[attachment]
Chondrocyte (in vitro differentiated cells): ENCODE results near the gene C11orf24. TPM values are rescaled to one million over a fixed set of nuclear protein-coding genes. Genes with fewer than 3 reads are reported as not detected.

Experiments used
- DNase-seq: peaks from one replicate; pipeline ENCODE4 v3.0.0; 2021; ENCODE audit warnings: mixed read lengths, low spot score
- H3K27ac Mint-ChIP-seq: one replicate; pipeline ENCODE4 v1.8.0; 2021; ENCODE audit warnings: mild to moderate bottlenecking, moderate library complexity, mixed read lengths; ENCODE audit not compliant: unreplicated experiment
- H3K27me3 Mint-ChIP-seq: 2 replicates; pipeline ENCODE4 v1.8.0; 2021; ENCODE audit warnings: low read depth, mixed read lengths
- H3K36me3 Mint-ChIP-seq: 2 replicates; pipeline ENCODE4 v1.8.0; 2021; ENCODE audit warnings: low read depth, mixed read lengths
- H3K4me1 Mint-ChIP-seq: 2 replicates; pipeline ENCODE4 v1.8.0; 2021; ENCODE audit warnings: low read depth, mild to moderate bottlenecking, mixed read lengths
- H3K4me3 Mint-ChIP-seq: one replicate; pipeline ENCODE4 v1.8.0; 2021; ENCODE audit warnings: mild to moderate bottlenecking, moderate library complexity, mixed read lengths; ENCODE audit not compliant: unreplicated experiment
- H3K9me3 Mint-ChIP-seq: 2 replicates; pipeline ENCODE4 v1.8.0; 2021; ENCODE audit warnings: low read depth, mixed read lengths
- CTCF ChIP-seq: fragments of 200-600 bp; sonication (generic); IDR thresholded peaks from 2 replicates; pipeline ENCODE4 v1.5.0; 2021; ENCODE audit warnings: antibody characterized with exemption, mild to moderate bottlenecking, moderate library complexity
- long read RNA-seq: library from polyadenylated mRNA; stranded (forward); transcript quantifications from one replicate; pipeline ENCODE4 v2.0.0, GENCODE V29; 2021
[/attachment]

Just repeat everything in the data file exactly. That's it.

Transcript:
Chondrocyte (in vitro differentiated cells): ENCODE results near the gene C11orf24. TPM values are rescaled to one million over a fixed set of nuclear protein-coding genes. Genes with fewer than 3 reads are reported as not detected.

Experiments used
- DNase-seq: peaks from one replicate; pipeline ENCODE4 v3.0.0; 2021; ENCODE audit warnings: mixed read lengths, low spot score
- H3K27ac Mint-ChIP-seq: one replicate; pipeline ENCODE4 v1.8.0; 2021; ENCODE audit warnings: mild to moderate bottlenecking, moderate library complexity, mixed read lengths; ENCODE audit not compliant: unreplicated experiment
- H3K27me3 Mint-ChIP-seq: 2 replicates; pipeline ENCODE4 v1.8.0; 2021; ENCODE audit warnings: low read depth, mixed read lengths
- H3K36me3 Mint-ChIP-seq: 2 replicates; pipeline ENCODE4 v1.8.0; 2021; ENCODE audit warnings: low read depth, mixed read lengths
- H3K4me1 Mint-ChIP-seq: 2 replicates; pipeline ENCODE4 v1.8.0; 2021; ENCODE audit warnings: low read depth, mild to moderate bottlenecking, mixed read lengths
- H3K4me3 Mint-ChIP-seq: one replicate; pipeline ENCODE4 v1.8.0; 2021; ENCODE audit warnings: mild to moderate bottlenecking, moderate library complexity, mixed read lengths; ENCODE audit not compliant: unreplicated experiment
- H3K9me3 Mint-ChIP-seq: 2 replicates; pipeline ENCODE4 v1.8.0; 2021; ENCODE audit warnings: low read depth, mixed read lengths
- CTCF ChIP-seq: fragments of 200-600 bp; sonication (generic); IDR thresholded peaks from 2 replicates; pipeline ENCODE4 v1.5.0; 2021; ENCODE audit warnings: antibody characterized with exemption, mild to moderate bottlenecking, moderate library complexity
- long read RNA-seq: library from polyadenylated mRNA; stranded (forward); transcript quantifications from one replicate; pipeline ENCODE4 v2.0.0, GENCODE V29; 2021